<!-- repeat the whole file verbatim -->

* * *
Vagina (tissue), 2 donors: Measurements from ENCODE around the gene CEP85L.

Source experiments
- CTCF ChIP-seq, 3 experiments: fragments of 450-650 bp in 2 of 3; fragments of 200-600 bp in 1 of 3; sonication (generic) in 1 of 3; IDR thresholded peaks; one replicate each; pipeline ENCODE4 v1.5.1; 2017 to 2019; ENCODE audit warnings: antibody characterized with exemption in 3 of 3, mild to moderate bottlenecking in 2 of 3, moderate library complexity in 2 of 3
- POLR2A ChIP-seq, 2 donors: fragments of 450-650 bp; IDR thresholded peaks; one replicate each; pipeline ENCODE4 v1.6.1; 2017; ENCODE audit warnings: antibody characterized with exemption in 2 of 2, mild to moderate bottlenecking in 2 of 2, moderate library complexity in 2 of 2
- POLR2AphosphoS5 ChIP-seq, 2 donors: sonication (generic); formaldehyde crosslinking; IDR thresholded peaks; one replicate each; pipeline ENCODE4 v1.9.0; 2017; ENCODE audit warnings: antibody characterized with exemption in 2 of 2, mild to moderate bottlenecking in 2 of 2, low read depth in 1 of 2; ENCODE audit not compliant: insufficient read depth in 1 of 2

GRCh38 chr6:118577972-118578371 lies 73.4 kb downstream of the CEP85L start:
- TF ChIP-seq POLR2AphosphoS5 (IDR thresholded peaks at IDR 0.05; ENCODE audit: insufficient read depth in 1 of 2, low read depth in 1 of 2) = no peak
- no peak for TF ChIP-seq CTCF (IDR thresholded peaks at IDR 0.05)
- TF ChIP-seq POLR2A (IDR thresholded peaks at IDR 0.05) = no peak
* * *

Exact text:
Vagina (tissue), 2 donors: Measurements from ENCODE around the gene CEP85L.

Source experiments
- CTCF ChIP-seq, 3 experiments: fragments of 450-650 bp in 2 of 3; fragments of 200-600 bp in 1 of 3; sonication (generic) in 1 of 3; IDR thresholded peaks; one replicate each; pipeline ENCODE4 v1.5.1; 2017 to 2019; ENCODE audit warnings: antibody characterized with exemption in 3 of 3, mild to moderate bottlenecking in 2 of 3, moderate library complexity in 2 of 3
- POLR2A ChIP-seq, 2 donors: fragments of 450-650 bp; IDR thresholded peaks; one replicate each; pipeline ENCODE4 v1.6.1; 2017; ENCODE audit warnings: antibody characterized with exemption in 2 of 2, mild to moderate bottlenecking in 2 of 2, moderate library complexity in 2 of 2
- POLR2AphosphoS5 ChIP-seq, 2 donors: sonication (generic); formaldehyde crosslinking; IDR thresholded peaks; one replicate each; pipeline ENCODE4 v1.9.0; 2017; ENCODE audit warnings: antibody characterized with exemption in 2 of 2, mild to moderate bottlenecking in 2 of 2, low read depth in 1 of 2; ENCODE audit not compliant: insufficient read depth in 1 of 2

GRCh38 chr6:118577972-118578371 lies 73.4 kb downstream of the CEP85L start:
- TF ChIP-seq POLR2AphosphoS5 (IDR thresholded peaks at IDR 0.05; ENCODE audit: insufficient read depth in 1 of 2, low read depth in 1 of 2) = no peak
- no peak for TF ChIP-seq CTCF (IDR thresholded peaks at IDR 0.05)
- TF ChIP-seq POLR2A (IDR thresholded peaks at IDR 0.05) = no peak